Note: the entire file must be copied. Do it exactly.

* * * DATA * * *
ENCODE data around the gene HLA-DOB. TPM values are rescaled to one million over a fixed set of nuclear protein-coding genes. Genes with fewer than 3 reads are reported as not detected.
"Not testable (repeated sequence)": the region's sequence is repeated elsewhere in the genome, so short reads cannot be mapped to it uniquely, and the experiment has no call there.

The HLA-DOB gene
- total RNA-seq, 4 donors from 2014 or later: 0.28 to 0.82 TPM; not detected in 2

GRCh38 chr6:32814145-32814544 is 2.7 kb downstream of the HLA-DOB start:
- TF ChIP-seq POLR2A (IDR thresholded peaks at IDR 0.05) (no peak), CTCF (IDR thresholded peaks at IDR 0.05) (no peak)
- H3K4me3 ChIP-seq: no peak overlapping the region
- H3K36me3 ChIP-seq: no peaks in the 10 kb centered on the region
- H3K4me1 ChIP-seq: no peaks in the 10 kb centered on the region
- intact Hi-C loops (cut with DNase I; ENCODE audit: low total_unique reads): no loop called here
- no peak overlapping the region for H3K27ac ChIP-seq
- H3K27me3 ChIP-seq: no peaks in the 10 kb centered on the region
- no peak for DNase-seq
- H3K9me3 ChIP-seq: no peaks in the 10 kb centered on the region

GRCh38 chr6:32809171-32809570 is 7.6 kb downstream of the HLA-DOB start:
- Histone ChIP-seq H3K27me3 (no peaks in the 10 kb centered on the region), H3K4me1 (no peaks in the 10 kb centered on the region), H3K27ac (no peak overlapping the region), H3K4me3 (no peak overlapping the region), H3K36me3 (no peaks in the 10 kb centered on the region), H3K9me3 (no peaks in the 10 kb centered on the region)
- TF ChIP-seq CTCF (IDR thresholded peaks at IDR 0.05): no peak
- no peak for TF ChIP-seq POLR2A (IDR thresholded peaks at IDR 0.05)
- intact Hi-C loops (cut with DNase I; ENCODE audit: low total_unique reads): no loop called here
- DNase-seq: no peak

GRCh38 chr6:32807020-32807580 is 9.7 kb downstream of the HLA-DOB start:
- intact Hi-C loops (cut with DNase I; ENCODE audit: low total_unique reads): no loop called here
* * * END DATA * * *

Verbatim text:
ENCODE data around the gene HLA-DOB. TPM values are rescaled to one million over a fixed set of nuclear protein-coding genes. Genes with fewer than 3 reads are reported as not detected.
"Not testable (repeated sequence)": the region's sequence is repeated elsewhere in the genome, so short reads cannot be mapped to it uniquely, and the experiment has no call there.

The HLA-DOB gene
- total RNA-seq, 4 donors from 2014 or later: 0.28 to 0.82 TPM; not detected in 2

GRCh38 chr6:32814145-32814544 is 2.7 kb downstream of the HLA-DOB start:
- TF ChIP-seq POLR2A (IDR thresholded peaks at IDR 0.05) (no peak), CTCF (IDR thresholded peaks at IDR 0.05) (no peak)
- H3K4me3 ChIP-seq: no peak overlapping the region
- H3K36me3 ChIP-seq: no peaks in the 10 kb centered on the region
- H3K4me1 ChIP-seq: no peaks in the 10 kb centered on the region
- intact Hi-C loops (cut with DNase I; ENCODE audit: low total_unique reads): no loop called here
- no peak overlapping the region for H3K27ac ChIP-seq
- H3K27me3 ChIP-seq: no peaks in the 10 kb centered on the region
- no peak for DNase-seq
- H3K9me3 ChIP-seq: no peaks in the 10 kb centered on the region

GRCh38 chr6:32809171-32809570 is 7.6 kb downstream of the HLA-DOB start:
- Histone ChIP-seq H3K27me3 (no peaks in the 10 kb centered on the region), H3K4me1 (no peaks in the 10 kb centered on the region), H3K27ac (no peak overlapping the region), H3K4me3 (no peak overlapping the region), H3K36me3 (no peaks in the 10 kb centered on the region), H3K9me3 (no peaks in the 10 kb centered on the region)
- TF ChIP-seq CTCF (IDR thresholded peaks at IDR 0.05): no peak
- no peak for TF ChIP-seq POLR2A (IDR thresholded peaks at IDR 0.05)
- intact Hi-C loops (cut with DNase I; ENCODE audit: low total_unique reads): no loop called here
- DNase-seq: no peak

GRCh38 chr6:32807020-32807580 is 9.7 kb downstream of the HLA-DOB start:
- intact Hi-C loops (cut with DNase I; ENCODE audit: low total_unique reads): no loop called here